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Traditional Tick Bite Treatment

Posted on May 13, 2017 in Blog |

The following is an excerpt written by Dr. B. Robert Mozayeni from our book Lyme Savvy: Treatment Insights for Lyme Patients and Practitioners. Traditional Tick Bite Treatment Diagnosis for Lyme Disease is not simple and neither is treatment. Let’s move out three months from the original tick bite and classic ECM rash. Now we have a patient who is ill and the antibody tests are still not clearly positive. In the meanwhile, that person has already had the standard two weeks of doxycycline because a practitioner wanted to allay the patient’s concerns even though the Western blot done in the beginning was negative. Let’s assume the Western blot has slightly changed, but not in any way that convinces anyone. In other words, they might have one new IgG band or maybe the total antibody, or the EIA, is now slightly positive or weakly positive. Now we have this symptom complex and it is not clear. In other words, there is no other explanation and we cannot prove it is from the original event. At this point, doctors who believe that only a two-week protocol is necessary to start calling this post-Lyme syndrome. They may not call it that until it is a few more months out. They might give the person up to 30 days of doxycycline. They might even add another antibiotic if that didn’t work. But to those who believe antibiotics are uniformly 100% effective against Borrelia there is no other explanation other than calling the problems the patients is experiencing post-Lyme syndrome. Other physicians are apt to believe it is common sense that this patient still has Lyme Disease because the patient originally had the tick bite with the diagnostic ECM rash. At this point, because there is no other explanation, we need to simply intensify or extend the treatment for chronic Borreliosis. The point to make about this debate is it can exist only in the absence of good information. You can have this argument over what it is and what it isn’t because you really don’t have any way to disprove or prove either theory. So people argue over whose evidence is bigger and...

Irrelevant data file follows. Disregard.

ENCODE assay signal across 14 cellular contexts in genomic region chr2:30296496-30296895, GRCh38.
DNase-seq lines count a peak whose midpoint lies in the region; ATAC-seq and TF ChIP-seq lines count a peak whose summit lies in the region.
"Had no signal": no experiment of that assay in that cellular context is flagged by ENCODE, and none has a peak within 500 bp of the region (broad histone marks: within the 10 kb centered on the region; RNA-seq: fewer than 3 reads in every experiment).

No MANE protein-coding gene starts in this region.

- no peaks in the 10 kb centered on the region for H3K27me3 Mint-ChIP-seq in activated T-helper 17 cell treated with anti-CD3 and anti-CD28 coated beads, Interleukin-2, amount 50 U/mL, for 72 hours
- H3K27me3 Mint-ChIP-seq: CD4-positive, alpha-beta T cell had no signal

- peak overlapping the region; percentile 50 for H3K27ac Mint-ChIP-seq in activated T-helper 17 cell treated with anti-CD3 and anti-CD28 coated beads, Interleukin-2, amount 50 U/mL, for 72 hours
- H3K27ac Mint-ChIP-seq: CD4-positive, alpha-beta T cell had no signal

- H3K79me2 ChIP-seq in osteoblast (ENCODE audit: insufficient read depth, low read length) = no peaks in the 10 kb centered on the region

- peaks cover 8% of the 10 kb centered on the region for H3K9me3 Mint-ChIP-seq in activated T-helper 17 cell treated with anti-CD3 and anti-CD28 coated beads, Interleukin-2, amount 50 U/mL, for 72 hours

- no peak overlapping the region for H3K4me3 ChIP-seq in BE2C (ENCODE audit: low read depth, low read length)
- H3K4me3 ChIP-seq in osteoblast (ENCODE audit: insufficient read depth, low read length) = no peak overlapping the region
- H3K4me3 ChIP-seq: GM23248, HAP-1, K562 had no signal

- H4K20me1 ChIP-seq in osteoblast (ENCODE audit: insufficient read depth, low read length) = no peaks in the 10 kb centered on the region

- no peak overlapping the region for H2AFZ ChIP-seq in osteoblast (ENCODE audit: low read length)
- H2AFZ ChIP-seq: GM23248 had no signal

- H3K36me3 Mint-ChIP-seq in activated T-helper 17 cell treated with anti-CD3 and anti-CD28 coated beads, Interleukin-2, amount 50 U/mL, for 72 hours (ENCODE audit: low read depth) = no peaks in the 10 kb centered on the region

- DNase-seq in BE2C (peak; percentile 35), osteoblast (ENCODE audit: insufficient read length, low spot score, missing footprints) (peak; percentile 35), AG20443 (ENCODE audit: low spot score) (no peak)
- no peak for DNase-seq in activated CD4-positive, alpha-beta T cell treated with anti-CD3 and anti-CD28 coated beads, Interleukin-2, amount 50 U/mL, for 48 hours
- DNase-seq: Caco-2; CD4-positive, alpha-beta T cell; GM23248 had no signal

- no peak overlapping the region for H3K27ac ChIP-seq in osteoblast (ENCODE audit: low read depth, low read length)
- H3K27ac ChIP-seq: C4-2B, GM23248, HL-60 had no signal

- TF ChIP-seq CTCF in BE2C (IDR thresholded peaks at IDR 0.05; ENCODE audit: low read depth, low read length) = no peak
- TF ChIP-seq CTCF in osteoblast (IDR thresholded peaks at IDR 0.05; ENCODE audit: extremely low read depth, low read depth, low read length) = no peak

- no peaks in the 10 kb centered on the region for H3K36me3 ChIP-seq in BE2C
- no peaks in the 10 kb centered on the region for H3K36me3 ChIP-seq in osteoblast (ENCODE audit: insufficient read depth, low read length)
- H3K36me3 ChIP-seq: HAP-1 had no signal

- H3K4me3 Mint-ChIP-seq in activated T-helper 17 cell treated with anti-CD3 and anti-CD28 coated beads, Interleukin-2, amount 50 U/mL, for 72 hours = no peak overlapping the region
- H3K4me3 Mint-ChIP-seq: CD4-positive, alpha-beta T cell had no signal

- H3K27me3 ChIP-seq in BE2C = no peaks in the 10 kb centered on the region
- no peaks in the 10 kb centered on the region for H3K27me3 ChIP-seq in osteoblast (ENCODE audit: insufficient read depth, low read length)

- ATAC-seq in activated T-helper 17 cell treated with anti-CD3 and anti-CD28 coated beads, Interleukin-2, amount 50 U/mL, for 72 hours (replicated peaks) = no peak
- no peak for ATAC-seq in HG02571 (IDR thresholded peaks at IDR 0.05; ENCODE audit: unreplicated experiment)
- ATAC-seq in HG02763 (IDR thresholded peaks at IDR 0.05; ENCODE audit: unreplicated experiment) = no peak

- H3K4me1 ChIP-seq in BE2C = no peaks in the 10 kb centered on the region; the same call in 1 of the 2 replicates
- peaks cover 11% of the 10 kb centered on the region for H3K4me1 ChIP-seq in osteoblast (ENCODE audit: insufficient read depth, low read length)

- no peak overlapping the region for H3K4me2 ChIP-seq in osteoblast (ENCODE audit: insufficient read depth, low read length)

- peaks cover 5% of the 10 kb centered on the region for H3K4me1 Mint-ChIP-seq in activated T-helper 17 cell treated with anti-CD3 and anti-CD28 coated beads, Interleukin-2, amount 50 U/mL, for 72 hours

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How Did I Heal?

Posted on May 12, 2017 in Blog |

Every patient heals differently. There is no one way to treat this disease. And depending on what combination of co-infections you may have, the treatment course can vary. For me, some of the primary ingredients to my healing included (not necessarily in this order): long term use of oral antibiotics and anti-malarials, pharmaceutical grade supplementation, being an active team member with my LLMD’s practice including remaining compliant in my treatment protocol more than 95% of the time, acupuncture, reiki, EMDR therapy for PTSD, therapeutic rest, Hyper-bariac Oxygen Therapy (HBOT), ketamine infusions for depression and grief, physical therapy, laser therapy and dry needling for trigger points, radical changes in my work/life balance, marriage counseling, regular body massages for pain control and fascia release, establishing boundaries with friends and family members, prayer and meditation, walking in nature on a consistent basis, learning to say no without explanation or guilt, creating art, and always putting my health as my #1 priority on a daily basis. This is not a simple, self-limiting disease with a quick treatment protocol. Get tested, find a reputable LLMD, and get treatment. Share...

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Finding a Reputable Lyme Doctor

Posted on May 11, 2017 in Blog |